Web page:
The United Arab Emirates’ (UAE’s) decision to impose a four-month moratorium on the export of wheat and flour, including those from the country’s ‘free zones’, is aimed at ensuring uninterrupted domestic supplies and avoiding diversion of grain to other countries.
Free zones in UAE are used as international transit hubs, where products originating from India and other countries are re-exported.
“The move by UAE authorities is meant to check re-exports of wheat intended for domestic consumption,” Kunal Shah, partner, Kunal Corporation, a Mumbai-based exporter, told FE.
The ban by the UAE on re-exports is also meant to ensure that the shipments approved by Indian authorities on a bilateral basis after New Delhi’s May 14 ban on wheat exports are actually used by UAE consumers.
Out of India’s total exports of 2.08 million tonne (mt) of wheat in 2020-21, the shipment to the UAE was only 0.18 mt.
According to an Emirates News Agency report on Wednesday, the UAE’s ministry of economy stated that the decision to halt exports of wheat comes in view of the international developments that have affected trade flows. The move is also in sync with strategic relations that bind the UAE and India, especially after the signing of the Comprehensive Economic Partnership Agreement between the two countries and the Indian government’s approval to export wheat to the UAE for domestic consumption.
The UAE’s economy ministry also stated that those companies wishing to export or re-export wheat and flour varieties of Indian origin, which were imported into the country prior to India imposing a ban on wheat shipments on May 14, have to seek permission to export outside the UAE.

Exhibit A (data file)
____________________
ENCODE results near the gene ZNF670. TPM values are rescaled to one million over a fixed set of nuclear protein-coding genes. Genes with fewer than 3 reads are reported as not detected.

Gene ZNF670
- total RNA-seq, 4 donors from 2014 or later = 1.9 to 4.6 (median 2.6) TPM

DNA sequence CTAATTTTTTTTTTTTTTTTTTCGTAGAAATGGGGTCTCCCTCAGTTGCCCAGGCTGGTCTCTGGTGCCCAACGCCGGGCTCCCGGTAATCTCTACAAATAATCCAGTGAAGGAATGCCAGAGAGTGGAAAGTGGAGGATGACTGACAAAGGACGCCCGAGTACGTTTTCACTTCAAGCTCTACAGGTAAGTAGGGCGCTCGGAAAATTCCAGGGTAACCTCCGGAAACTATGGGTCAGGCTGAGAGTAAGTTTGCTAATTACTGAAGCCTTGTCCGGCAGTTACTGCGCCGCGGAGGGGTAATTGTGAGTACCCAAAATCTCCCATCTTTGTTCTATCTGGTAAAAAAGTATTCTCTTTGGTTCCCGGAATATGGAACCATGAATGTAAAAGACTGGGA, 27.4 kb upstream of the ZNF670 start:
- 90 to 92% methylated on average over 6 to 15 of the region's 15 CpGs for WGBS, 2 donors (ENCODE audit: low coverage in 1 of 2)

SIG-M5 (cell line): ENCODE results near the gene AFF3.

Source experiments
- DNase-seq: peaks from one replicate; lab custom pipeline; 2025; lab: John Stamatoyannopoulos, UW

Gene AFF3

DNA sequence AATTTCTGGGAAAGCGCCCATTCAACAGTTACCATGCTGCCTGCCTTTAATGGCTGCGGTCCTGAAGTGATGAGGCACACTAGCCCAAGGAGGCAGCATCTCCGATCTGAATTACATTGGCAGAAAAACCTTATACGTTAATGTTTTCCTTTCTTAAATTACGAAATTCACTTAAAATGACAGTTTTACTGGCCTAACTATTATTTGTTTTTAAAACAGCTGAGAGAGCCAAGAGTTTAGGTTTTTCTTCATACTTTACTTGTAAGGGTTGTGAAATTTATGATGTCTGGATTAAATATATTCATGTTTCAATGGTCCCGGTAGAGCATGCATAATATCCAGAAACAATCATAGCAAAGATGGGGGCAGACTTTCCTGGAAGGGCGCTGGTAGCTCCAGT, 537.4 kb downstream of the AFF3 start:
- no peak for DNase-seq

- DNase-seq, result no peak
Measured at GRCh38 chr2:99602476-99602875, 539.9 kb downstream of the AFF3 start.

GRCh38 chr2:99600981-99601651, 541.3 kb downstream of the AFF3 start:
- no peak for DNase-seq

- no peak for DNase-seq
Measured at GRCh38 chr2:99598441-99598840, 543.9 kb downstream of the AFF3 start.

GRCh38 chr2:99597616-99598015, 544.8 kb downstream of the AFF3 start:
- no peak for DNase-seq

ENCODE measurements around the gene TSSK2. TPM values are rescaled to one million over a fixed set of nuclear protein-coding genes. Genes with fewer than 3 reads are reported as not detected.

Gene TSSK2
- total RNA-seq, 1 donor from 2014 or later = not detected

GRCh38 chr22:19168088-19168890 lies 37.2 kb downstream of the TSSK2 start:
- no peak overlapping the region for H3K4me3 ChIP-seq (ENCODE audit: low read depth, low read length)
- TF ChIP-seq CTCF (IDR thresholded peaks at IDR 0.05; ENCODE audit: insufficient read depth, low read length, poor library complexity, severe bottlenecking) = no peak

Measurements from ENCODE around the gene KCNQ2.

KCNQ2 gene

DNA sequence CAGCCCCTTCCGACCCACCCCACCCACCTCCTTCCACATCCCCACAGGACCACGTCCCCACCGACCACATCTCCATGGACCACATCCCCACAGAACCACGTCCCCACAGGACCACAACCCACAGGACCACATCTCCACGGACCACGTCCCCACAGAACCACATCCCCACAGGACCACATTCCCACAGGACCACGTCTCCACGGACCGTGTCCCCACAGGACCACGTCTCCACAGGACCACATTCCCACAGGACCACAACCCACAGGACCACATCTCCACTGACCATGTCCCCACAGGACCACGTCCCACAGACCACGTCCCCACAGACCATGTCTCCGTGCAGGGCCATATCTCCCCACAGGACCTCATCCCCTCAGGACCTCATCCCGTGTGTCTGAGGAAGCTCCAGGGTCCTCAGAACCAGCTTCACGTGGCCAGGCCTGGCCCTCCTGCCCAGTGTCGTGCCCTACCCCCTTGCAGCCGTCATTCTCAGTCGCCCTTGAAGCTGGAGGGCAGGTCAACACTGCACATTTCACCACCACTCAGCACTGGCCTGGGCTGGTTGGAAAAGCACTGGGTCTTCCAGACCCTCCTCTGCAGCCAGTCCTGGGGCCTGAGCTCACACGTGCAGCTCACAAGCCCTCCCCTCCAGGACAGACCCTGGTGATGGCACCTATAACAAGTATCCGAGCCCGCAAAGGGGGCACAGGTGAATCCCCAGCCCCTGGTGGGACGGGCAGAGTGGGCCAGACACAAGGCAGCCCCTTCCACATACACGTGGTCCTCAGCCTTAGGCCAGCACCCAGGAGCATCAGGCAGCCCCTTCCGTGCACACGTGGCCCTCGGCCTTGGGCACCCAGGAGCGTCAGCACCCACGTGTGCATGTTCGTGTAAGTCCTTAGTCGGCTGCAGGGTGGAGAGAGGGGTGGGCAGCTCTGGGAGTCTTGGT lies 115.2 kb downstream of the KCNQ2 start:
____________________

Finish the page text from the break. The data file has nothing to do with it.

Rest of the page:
Citing domestic supply constraints because of lower output, India had banned wheat exports on May 14 and allowed exports of those consignments which were issued letters of credits and to countries seeking to ensure food security. Trade sources said that India has allowed shipments of more than 0.46 mt of wheat since the ban on exports was imposed.
Currently an inter-ministerial committee consisting of the finance, food, agriculture and road transport ministers is examining allowing wheat exports on a government-to-government (G2G) basis. Several countries such as Bangladesh, Indonesia, the UAE, South Korea, Oman, Yemen and Ethiopia have approached India for wheat imports under bilateral arrangements between governments.
India exported a record 7 mt of wheat worth $ 2 billion in 2021-22, against just 2.1 mt worth $0.55 billion in 2020-21.
As India’s wheat production had declined following heat wave conditions in March, the government had to curb exports to improve domestic supplies. The agriculture ministry revised wheat production for the 2021-22 crop year (July-June) to 106 mt from its February’s estimate of 111 mt.